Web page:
Malaysia’s Digital Economy aspirations
In 2011, MDeC’s mandate was broadened to include driving Malaysia’s transition towards a developed digital economy. In 2012, Digital Malaysia was official unveiled as a national agenda towards achieving Malaysia’s Digital Economy. This national agenda draws from the huge opportunities created by the digital world and is a natural progression to harness the building blocks already laid by MSC Malaysia.
Digital Malaysia is built upon a vibrant domestic ICT industry, transformative use of digital solutions by government, businesses and citizens, as well as a robust enabling ecosystem.This will in turn connect communities globally and enable them to interact in real time, increase the country’s Gross National Income, enhance business productivity and improve the standards of living.
Ultimately, Digital Malaysia aims to turn Malaysia into a developed digital economy that connects and empowers the government, businesses and citizens. Today, both MSC Malaysia and Digital Malaysia run concurrently to spur Malaysia’s ICT industry development and digital transformation, under the purview of MDeC.
Growth areas for the ICT (information, communications and technology) industry within Malaysia
We are currently focusing on Big Data and the Internet of Things amongst few other strategic initiatives. We rolled out the country’s Big Data framework earlier this year and foresee a bright future ahead in this area. Among benefits we intend to realize for the country include talent development using public open data to produce useful applications, technology development; and creating awareness within the private and private sectors
Plans to develop Malaysian ICT companies into being global ones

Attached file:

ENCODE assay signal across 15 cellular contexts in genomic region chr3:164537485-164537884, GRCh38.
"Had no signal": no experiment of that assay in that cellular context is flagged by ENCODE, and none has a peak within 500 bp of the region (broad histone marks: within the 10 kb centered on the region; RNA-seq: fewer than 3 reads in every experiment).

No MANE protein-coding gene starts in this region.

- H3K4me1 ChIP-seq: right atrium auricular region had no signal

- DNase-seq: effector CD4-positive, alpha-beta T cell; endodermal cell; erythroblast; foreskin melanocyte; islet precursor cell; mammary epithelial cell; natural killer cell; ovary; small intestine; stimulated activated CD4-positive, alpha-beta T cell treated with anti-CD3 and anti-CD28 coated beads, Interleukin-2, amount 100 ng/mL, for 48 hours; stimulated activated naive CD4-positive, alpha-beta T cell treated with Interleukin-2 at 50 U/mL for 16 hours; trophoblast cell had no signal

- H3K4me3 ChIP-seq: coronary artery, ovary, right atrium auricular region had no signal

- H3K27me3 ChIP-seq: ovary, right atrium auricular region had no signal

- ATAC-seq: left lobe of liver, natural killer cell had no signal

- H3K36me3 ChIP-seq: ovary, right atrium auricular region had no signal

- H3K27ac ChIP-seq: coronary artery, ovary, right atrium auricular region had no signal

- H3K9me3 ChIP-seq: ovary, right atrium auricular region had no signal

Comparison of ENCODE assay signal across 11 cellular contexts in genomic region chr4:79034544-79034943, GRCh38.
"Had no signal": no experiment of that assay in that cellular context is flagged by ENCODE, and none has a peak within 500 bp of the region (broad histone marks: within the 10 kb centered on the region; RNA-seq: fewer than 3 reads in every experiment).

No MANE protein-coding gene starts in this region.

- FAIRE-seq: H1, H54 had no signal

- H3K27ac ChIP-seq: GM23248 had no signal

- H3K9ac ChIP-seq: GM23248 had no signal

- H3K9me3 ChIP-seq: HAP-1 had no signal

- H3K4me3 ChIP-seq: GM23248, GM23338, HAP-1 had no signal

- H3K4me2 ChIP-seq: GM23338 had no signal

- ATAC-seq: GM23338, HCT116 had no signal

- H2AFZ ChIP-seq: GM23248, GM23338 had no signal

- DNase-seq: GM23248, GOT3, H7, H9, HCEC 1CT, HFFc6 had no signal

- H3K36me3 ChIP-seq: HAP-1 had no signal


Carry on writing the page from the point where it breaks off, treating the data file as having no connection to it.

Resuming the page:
We aspire to create more world renowned local companies such as financial services solutions provider Silverlake Axis, and app and device management solutions company Fusionex Corp which is listed on the London Stock Exchange.,
In this light, MDeC is committed to provide market access to companies with global aspirations. As it stands, we have already helped open up foreign markets for companies like VitroxBhd which is now in Thailand, China, Vietnam, the United States, Europe, Mexico and Brazil; and MDT Innovations which has expanded to Japan, Thailand, Australia, the United States, Taiwan and Indonesia.
Malaysia’s journey to the world’s top three outsourcing hubs and plans for further improvement ahead
Our shared services and outsourcing (SSO)a sector has since been renamed as global business services (GBS) and it is an area which paves the way for Malaysia to move rapidly up the value chain as a technology driven economy. It is already testified by AT Kearney, ranking the country in the top three in its Global Services Location Index, and the value proposition of Malaysia as a global hub for business services is strengthening by the day.
To date, 350 companies already operate in the GBS space, offering a wide ranging services such as call centres as well as more advanced services such as finance and accounting ledger work. Subsequently some go into financial analysis, while others move into global taxation.